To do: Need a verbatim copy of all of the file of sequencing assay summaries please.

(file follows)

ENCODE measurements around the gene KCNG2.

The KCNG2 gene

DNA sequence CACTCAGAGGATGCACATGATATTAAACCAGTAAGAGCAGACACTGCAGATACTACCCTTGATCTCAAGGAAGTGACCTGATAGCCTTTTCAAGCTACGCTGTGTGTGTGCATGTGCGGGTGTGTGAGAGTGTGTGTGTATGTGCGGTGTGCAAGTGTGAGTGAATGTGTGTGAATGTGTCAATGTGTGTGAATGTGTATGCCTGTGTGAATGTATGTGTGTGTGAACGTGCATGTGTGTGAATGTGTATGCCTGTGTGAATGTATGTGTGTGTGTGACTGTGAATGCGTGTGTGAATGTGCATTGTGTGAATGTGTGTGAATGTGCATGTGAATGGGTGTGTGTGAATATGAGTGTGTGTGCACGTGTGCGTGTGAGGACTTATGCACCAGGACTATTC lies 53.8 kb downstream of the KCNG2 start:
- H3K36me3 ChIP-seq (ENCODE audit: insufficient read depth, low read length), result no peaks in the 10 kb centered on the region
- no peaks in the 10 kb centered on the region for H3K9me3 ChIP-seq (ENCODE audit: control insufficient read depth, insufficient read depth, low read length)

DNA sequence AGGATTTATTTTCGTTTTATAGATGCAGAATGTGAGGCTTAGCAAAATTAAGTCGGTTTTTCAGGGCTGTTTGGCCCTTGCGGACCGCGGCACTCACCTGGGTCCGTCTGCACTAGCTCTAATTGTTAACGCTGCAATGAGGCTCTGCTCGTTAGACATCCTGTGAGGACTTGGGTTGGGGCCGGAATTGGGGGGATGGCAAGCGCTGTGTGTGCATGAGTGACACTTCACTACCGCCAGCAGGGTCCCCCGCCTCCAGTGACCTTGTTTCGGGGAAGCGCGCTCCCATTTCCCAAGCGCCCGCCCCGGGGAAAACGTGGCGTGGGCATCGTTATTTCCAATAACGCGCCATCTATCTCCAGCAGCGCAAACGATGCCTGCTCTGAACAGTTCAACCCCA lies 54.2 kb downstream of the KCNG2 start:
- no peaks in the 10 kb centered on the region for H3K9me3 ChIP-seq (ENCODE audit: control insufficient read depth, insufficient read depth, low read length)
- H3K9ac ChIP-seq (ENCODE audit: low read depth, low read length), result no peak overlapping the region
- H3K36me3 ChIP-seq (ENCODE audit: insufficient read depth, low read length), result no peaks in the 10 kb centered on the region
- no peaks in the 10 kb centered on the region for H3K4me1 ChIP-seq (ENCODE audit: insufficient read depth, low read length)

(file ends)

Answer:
ENCODE measurements around the gene KCNG2.

The KCNG2 gene

DNA sequence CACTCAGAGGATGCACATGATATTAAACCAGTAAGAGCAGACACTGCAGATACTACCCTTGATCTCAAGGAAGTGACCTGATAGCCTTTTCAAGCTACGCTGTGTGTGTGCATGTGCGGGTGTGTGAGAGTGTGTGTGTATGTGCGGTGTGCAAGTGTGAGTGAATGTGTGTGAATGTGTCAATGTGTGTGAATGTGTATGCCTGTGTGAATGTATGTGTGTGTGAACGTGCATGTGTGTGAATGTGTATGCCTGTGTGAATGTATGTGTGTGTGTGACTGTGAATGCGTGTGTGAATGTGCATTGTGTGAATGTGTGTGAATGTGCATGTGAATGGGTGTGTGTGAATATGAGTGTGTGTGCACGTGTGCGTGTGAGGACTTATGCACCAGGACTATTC lies 53.8 kb downstream of the KCNG2 start:
- H3K36me3 ChIP-seq (ENCODE audit: insufficient read depth, low read length), result no peaks in the 10 kb centered on the region
- no peaks in the 10 kb centered on the region for H3K9me3 ChIP-seq (ENCODE audit: control insufficient read depth, insufficient read depth, low read length)

DNA sequence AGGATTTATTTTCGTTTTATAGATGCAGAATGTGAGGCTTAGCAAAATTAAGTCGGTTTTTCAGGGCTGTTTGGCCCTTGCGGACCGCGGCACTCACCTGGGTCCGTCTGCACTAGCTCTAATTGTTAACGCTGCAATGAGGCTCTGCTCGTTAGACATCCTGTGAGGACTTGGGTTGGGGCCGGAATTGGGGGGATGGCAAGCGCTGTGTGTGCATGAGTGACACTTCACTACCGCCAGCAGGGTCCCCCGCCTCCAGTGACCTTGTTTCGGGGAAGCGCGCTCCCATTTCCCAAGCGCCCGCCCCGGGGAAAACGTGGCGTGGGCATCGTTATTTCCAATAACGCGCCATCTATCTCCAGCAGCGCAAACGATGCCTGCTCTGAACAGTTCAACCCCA lies 54.2 kb downstream of the KCNG2 start:
- no peaks in the 10 kb centered on the region for H3K9me3 ChIP-seq (ENCODE audit: control insufficient read depth, insufficient read depth, low read length)
- H3K9ac ChIP-seq (ENCODE audit: low read depth, low read length), result no peak overlapping the region
- H3K36me3 ChIP-seq (ENCODE audit: insufficient read depth, low read length), result no peaks in the 10 kb centered on the region
- no peaks in the 10 kb centered on the region for H3K4me1 ChIP-seq (ENCODE audit: insufficient read depth, low read length)